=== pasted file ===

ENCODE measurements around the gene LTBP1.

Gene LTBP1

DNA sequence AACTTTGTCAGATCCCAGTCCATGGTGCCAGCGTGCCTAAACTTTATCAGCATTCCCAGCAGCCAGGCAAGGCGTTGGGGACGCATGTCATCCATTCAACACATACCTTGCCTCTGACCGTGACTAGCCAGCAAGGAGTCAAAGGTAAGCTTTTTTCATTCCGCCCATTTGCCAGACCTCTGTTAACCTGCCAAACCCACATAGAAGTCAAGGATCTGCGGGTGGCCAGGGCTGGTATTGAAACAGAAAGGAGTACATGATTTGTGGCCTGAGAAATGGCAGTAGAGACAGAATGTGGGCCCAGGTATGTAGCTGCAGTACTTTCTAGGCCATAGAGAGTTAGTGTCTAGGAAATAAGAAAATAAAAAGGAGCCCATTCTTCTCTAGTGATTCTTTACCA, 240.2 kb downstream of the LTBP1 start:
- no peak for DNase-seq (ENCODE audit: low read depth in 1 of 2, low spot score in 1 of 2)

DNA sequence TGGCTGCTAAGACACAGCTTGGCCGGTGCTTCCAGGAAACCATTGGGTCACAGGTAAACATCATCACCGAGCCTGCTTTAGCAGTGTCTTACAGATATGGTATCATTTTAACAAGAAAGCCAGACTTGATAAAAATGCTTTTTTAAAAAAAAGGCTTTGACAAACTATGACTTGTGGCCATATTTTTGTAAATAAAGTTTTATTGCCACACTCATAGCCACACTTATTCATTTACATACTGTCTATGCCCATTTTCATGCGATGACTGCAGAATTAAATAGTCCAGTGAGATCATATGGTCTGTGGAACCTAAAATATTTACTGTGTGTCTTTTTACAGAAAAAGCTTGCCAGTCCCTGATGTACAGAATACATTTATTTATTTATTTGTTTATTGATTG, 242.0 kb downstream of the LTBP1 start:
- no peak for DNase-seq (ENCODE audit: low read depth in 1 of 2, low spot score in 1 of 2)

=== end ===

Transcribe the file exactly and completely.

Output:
ENCODE measurements around the gene LTBP1.

Gene LTBP1

DNA sequence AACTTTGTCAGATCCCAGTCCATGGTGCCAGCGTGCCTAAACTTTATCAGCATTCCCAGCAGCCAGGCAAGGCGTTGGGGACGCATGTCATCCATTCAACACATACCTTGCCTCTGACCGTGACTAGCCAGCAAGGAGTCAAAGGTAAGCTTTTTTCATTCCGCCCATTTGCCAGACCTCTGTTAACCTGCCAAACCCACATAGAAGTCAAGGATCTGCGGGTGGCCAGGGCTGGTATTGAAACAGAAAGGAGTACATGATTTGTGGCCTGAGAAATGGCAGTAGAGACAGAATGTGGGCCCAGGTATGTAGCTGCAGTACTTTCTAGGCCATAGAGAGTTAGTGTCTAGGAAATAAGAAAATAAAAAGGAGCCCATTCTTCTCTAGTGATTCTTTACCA, 240.2 kb downstream of the LTBP1 start:
- no peak for DNase-seq (ENCODE audit: low read depth in 1 of 2, low spot score in 1 of 2)

DNA sequence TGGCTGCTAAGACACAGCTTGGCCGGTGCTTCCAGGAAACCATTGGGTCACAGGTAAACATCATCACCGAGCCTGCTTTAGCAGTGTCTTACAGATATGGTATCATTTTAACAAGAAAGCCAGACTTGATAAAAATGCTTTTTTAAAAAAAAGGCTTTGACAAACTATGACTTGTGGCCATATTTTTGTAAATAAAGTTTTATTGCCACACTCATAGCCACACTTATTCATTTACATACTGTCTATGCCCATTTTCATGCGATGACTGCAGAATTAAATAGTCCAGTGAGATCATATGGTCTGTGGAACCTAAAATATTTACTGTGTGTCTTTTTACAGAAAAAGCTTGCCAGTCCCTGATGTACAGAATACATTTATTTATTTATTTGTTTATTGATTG, 242.0 kb downstream of the LTBP1 start:
- no peak for DNase-seq (ENCODE audit: low read depth in 1 of 2, low spot score in 1 of 2)